The DOJ's lawyers tried to find a gap in case law to exploit, hoping that some sort of technicality (it's great when it works for the home team, right?) would allow it to use evidence already suppressed by the same court to pursue a second prosecution against someone it had already dismissed charges against.

The Puerto Rico court -- entertaining the same prosecutors and same defendant for a second time -- isn't amused by this ploy.

It cites the case law the DOJ's lawyers should have read before making their Double Jeopardy Lite maneuver.

    Here, the prosecuting entities in the case before Judge Delgado and the case at bar are identical.

Federal prosecutors litigated Defendant’s prior suppression motion and prosecutors from the same office are litigating the instant motion.

Further, both parties had a full and fair opportunity to be heard on the matter during the prior case as the Motion to Suppress was filed on December 30, 2014 and the matter was not fully disposed of until August 27, 2015 when Judge Delgado denied the United States’ Motion for Reconsideration of the Court’s ruling suppressing the evidence.

Between the two dates, Judge Delgado analyzed the parties’ briefs, held an evidentiary hearing, and published a detailed opinion with findings of both fact and law.

Thus, the parties were fully heard on the issue and the Court adjudicated the matter through a valid and final on the merits.


The government argued that "final" doesn't always mean "final." The court disagrees.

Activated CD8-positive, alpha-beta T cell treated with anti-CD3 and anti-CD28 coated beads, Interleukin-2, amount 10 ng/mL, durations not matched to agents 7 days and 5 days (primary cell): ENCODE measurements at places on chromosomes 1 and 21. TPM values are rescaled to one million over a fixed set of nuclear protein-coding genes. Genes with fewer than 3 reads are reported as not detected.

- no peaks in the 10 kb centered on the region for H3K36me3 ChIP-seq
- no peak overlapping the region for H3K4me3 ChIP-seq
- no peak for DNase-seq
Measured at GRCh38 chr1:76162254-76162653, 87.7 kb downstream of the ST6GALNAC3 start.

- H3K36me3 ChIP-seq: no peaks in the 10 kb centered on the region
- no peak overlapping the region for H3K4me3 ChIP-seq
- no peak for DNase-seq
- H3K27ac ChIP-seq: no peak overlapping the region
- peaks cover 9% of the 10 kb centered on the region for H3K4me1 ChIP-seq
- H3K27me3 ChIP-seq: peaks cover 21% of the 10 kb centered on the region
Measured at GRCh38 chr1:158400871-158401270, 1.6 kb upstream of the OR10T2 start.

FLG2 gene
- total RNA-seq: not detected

n his prior case, Defendant was indicted on several charges relating to possession of weapons by a convicted felon and possession of a machine gun.

Soon after the ruling suppressing the search and seizure which yielded weapons on Defendant’s person, the United States moved to dismiss all charges against Defendant.

For the Court to now find that Judge Delgado’s detailed ruling suppressing all firearms seized from a defendant charged with possession of said firearms is not essential to the judgment of dismissal would be nonsensical.

 Accordingly, the Court finds this element has, too, been satisfied.

As the court points out, to buy into the DOJ's argument would be to allow it to go judge shopping repeatedly until it found a court willing to admit evidence a court had previously suppressed.

    To hold to the contrary would imply that the United States is afforded infinite opportunities to use previously suppressed evidence against a defendant in subsequent proceedings in separate cases.

This would also allow the United States to reargue admissibility of evidence in perpetuity until they find a judge that holds the evidence admissible.

Obviously, that would not be in tune with the Constitution’s protections against Double Jeopardy nor the Fourth Amendment’s prohibition against unreasonable searches and seizures.

The DOJ probably isn't thrilled its arguments have been boiled down to a latent desire to overturn Constitutional protections and pursue multiple prosecutions for the same criminal allegations, but that's what its arguments are when all the legalese prettying it up is stripped away.

This is the DOJ's farcical interpretation of the word "justice."